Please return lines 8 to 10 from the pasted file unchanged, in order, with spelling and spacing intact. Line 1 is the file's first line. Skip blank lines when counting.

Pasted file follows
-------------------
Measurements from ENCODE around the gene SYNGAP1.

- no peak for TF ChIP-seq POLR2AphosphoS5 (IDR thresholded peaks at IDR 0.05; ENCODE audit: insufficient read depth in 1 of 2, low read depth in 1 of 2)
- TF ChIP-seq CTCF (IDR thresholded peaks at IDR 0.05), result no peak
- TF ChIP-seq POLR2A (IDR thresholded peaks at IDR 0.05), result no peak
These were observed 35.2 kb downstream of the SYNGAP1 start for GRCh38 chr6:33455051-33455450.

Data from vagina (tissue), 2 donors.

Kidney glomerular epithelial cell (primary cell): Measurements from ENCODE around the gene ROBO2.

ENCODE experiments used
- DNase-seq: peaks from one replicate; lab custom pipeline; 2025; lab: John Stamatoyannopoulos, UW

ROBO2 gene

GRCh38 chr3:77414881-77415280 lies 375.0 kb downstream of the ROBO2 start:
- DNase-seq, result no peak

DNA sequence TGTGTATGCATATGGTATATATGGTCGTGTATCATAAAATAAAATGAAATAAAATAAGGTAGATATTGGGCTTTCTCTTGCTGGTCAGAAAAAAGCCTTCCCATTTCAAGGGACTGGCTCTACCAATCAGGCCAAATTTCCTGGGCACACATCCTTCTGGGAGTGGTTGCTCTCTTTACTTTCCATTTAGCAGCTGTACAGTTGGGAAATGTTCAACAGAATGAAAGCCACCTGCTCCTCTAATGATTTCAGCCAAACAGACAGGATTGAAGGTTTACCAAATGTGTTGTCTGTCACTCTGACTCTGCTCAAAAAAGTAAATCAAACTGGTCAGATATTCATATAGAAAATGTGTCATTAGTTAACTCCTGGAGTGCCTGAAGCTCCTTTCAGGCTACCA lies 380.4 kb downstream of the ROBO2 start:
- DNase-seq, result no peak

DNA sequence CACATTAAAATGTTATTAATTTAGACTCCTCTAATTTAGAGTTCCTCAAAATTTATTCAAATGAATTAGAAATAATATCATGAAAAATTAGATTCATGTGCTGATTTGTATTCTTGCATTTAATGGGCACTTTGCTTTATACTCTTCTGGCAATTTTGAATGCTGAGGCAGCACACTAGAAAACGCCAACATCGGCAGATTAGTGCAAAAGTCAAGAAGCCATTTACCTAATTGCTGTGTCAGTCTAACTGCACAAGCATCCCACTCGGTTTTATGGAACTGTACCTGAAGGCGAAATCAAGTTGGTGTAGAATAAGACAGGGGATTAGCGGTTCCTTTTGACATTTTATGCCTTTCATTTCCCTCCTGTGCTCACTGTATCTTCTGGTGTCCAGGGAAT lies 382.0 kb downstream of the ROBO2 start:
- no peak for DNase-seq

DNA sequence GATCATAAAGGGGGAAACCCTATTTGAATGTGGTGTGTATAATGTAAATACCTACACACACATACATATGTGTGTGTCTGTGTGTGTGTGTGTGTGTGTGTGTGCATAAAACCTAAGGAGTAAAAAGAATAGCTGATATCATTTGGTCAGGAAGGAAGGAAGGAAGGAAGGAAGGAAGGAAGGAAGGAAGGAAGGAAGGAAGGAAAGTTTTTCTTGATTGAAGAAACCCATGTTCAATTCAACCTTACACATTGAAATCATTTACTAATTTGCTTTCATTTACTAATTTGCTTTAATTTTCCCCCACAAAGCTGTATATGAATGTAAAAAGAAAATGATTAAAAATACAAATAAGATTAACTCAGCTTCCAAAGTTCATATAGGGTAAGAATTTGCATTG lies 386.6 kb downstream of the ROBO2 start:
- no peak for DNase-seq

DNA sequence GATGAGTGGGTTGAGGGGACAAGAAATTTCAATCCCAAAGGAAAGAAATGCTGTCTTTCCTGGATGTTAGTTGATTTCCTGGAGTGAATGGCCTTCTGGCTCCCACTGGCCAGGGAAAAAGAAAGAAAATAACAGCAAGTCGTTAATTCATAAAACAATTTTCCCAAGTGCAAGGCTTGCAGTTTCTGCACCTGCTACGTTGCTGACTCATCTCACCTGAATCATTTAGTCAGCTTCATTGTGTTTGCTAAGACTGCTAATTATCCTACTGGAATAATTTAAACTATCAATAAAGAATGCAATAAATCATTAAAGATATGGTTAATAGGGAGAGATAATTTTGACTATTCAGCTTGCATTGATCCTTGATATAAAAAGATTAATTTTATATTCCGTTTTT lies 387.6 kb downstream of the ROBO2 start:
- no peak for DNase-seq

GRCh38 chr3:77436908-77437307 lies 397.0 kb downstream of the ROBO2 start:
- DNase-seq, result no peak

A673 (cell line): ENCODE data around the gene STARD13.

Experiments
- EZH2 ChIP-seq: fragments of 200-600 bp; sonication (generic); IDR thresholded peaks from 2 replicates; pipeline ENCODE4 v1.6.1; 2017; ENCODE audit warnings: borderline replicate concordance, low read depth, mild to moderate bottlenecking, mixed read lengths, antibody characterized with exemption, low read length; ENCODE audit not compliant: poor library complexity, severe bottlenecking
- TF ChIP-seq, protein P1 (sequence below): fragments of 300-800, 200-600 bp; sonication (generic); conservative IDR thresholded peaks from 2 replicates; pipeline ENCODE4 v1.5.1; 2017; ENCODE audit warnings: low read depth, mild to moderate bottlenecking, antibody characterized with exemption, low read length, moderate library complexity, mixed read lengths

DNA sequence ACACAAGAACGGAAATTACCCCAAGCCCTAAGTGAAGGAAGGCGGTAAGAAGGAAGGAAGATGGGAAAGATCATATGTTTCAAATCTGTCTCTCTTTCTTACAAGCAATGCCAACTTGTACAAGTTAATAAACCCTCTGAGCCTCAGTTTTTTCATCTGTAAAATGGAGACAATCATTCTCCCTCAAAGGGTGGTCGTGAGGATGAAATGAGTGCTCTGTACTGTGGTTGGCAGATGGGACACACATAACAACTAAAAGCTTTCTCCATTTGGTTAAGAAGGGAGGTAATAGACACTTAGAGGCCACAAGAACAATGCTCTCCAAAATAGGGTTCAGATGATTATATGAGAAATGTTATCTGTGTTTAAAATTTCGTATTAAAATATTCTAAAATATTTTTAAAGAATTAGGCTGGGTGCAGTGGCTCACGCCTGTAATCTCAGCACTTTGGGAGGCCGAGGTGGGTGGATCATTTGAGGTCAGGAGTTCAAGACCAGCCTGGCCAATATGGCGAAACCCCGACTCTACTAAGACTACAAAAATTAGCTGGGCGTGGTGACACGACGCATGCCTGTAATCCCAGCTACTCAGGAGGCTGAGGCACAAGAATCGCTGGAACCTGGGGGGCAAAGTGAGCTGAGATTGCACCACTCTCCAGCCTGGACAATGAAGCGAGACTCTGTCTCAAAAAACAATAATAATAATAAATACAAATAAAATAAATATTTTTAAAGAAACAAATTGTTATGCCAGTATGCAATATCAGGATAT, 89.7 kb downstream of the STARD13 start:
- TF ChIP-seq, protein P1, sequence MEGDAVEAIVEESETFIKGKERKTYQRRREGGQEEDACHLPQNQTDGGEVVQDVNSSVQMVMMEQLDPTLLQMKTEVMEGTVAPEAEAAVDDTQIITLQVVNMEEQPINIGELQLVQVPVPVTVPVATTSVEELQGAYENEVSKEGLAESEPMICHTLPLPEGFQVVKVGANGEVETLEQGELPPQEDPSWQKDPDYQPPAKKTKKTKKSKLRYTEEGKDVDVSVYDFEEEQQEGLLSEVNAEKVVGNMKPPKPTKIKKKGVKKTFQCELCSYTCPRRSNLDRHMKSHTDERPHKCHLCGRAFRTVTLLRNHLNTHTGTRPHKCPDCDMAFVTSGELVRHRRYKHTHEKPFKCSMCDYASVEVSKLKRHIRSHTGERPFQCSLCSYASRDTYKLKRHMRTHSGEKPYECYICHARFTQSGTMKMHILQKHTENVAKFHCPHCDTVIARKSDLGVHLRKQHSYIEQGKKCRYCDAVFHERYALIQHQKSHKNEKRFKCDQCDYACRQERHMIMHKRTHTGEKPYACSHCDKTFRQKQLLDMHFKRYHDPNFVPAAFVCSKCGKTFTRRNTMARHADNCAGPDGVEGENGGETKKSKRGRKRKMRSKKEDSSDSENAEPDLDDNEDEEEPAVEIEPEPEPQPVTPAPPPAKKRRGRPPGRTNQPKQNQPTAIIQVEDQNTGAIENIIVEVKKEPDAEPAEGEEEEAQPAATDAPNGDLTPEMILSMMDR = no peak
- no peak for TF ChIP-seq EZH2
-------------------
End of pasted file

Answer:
ENCODE experiments used
- DNase-seq: peaks from one replicate; lab custom pipeline; 2025; lab: John Stamatoyannopoulos, UW

ROBO2 gene